Oh, the drama…it would seem the wind and rain and snow to the north are ushering in Winterfest 2016. With a double portion of tragedy/comedy in Shakespeare’s Othello and Comedy of Errors, we are serving up two very different studies in dark and light to feed the addiction of our audiences for classical theater. Enhanced by an all-day, in-depth seminar, dates for these performances will intertwine throughout January.
Othello was written on or before 1604; Comedy of Errors even earlier “in the latter part of 1594”, according to Whitworth (2003), but it was not until 1622 and 1623 respectively that Othello and Comedy of Errors appeared in print.
“By the King’s Majesty’s Players. Hallowmas Day, being the first of November, a play in the banqueting house at Whitehall called The Moor of Venice” is an entry from a 1642 publication titled the Master of the Revels, a man feared by actors and playwrights alike since he commanded every aspect of the Revels Office in Elizabethan England by overseeing theatrical entertainment at court.
London publisher and bookseller, Thomas Walkley considered his most important volume to be the 1622 first quarto of Othello produced for him by noted English Renaissance printer, Nicholas Okes…it provided good text, he said, and was the only early Shakespearean quarto dividing the play into five Acts. He tells us that by the 1620’s Othello “had beene diverse times acted at the Globe, and at the Blackfriars by his Majesties Servants”. In contemporary literature dating from 1594 until 1700, Hamlet was referenced at least 95 times with Othello ranking fifth at 56 references, according to Tucker Brooke (1947). It enjoyed great popularity into the early 20th Century.
Unlike Othello, Comedy of Errors was not a favorite perhaps due to 18th Century standards in judging the quality of a play…they were different, more artificial. Though his shortest play, Shakespeare however cleverly offers us a generous helping of pun and farce, mistaken identities, twins (yes, twins) and a grand play on words and certainly a delight to many. It has had its share of adaptations through the years in theater and opera and then there is the musical The Boys from Syracuse with a score by Rodgers and Hart. HBO’s Comedy Festival even gave first prize to a hip-hop version, Bomb-itty of Error.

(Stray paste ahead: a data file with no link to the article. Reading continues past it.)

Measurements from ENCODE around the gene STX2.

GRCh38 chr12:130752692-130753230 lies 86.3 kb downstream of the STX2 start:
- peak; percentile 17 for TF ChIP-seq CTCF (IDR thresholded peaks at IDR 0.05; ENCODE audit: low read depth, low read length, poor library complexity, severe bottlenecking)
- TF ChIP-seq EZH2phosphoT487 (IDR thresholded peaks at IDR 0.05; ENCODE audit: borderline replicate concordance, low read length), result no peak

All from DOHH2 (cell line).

The first Othello was famed Renaissance actor Richard Burbage; it was said later that only one other was able to live up to his talent on stage and this, in the person of Thomas Betterton, described by playwright/actor/poet laureate, Colley Cibber, as “an actor as Shakespeare was an author, both without competitors, formed for the mutual assistance and illustrations of each other’s genius.” There were others like Edmund Kean who from his Richard III to Hamlet won him acclaim, according to Gabriel Harrison (1889); he commented on his loudness, his “wonderful rapidity of enunciation of syllables and words. In his rage of jealousy, fire streamed from his eyes, and the emotions of his body were so great that he shook the spangles from off his silk tunic.” In A Short Biographical Dictionary of English Literature (1910), Samuel Taylor Coleridge said “seeing Kean act was like reading Shakespeare by lightning-flashes, so brilliant and so startling were the sudden illuminations, and so murky the dull intervals” (55).
Junius Brutus Booth, the father of presidential assassin, John Wilkes Booth, brought Othello to the States. Laurence Olivier should be noted but even more memorable for was the award-winning performance by civil rights advocate, Paul Robeson, followed by none other than James Earl Jones and Laurence Fishburne. But here and now and in circa 2016, we have California actor/director Hope Brown about whom much will be said in perhaps one of his finest roles as Othello. Schooled in theater on Irish soil with the highly sought after and late Deirdre O’Connell, he brings a strong presence to the stage of Virginia G. Piper Repertory Theater at the Mesa Arts Center.
Paterson, Morton. The Stagecraft of the Revels Office during the Reign of Elizabeth. In Studies in the Elizabethan Theatre. Ed. Charles T. Prouty. Cambridge: Shoe String Press, 1961.
Mabillard, Amanda. The History of Othello Shakespeare Online. 10 Aug. 2008. < http://www.shakespeare-online.com/plays/othello/othellohistory.html >.